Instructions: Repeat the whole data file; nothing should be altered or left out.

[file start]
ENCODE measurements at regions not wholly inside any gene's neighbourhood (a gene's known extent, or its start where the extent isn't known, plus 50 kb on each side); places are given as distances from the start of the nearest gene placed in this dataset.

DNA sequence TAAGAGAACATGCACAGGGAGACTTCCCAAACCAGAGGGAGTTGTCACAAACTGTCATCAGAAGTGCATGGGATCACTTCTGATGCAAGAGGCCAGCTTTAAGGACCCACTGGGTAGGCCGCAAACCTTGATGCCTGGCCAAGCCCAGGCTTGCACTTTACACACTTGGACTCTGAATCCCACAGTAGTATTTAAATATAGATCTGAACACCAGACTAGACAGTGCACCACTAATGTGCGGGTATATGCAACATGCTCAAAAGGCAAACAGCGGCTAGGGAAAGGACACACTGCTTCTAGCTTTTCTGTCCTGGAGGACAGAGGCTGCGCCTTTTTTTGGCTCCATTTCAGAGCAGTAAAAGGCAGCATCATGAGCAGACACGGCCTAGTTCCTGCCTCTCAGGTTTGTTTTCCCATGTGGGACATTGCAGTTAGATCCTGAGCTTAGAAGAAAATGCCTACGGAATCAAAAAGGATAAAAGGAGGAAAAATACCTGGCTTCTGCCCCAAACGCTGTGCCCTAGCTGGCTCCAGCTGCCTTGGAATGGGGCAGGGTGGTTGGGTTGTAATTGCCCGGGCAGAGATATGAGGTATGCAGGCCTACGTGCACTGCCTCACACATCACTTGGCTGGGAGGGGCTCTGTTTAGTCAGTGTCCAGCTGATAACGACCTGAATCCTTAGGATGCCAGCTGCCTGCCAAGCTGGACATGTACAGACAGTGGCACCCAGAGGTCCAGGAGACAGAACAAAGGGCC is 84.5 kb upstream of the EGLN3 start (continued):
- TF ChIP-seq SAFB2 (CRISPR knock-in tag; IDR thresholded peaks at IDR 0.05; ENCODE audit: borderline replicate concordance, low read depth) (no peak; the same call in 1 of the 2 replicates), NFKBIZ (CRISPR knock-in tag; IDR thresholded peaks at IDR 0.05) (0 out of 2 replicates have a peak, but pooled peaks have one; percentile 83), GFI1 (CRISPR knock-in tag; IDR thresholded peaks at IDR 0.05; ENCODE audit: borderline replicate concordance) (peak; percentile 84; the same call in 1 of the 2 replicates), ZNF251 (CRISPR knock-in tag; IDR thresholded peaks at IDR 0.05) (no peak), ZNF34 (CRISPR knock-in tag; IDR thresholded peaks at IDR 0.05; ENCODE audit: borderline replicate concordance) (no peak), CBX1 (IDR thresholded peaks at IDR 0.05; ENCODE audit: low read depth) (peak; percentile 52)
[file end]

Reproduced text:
ENCODE measurements at regions not wholly inside any gene's neighbourhood (a gene's known extent, or its start where the extent isn't known, plus 50 kb on each side); places are given as distances from the start of the nearest gene placed in this dataset.

DNA sequence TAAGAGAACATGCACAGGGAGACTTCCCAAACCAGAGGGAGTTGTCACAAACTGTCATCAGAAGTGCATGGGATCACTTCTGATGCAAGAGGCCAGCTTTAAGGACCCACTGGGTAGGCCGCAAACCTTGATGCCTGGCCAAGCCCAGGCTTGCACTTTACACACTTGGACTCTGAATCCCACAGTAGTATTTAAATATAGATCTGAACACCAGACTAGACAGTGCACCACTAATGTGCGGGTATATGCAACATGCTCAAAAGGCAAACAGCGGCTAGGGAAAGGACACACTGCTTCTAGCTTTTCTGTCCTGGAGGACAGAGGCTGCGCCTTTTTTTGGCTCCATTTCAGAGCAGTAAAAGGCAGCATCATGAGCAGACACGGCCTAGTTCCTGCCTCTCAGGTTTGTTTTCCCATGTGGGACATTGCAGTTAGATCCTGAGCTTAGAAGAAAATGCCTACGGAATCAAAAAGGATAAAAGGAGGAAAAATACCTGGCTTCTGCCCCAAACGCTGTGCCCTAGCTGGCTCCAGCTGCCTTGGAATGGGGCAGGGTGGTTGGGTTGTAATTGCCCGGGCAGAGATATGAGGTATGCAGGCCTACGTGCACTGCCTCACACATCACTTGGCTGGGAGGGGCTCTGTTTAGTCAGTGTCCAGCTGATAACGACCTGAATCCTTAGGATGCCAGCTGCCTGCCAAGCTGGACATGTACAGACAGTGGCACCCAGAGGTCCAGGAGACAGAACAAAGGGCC is 84.5 kb upstream of the EGLN3 start (continued):
- TF ChIP-seq SAFB2 (CRISPR knock-in tag; IDR thresholded peaks at IDR 0.05; ENCODE audit: borderline replicate concordance, low read depth) (no peak; the same call in 1 of the 2 replicates), NFKBIZ (CRISPR knock-in tag; IDR thresholded peaks at IDR 0.05) (0 out of 2 replicates have a peak, but pooled peaks have one; percentile 83), GFI1 (CRISPR knock-in tag; IDR thresholded peaks at IDR 0.05; ENCODE audit: borderline replicate concordance) (peak; percentile 84; the same call in 1 of the 2 replicates), ZNF251 (CRISPR knock-in tag; IDR thresholded peaks at IDR 0.05) (no peak), ZNF34 (CRISPR knock-in tag; IDR thresholded peaks at IDR 0.05; ENCODE audit: borderline replicate concordance) (no peak), CBX1 (IDR thresholded peaks at IDR 0.05; ENCODE audit: low read depth) (peak; percentile 52)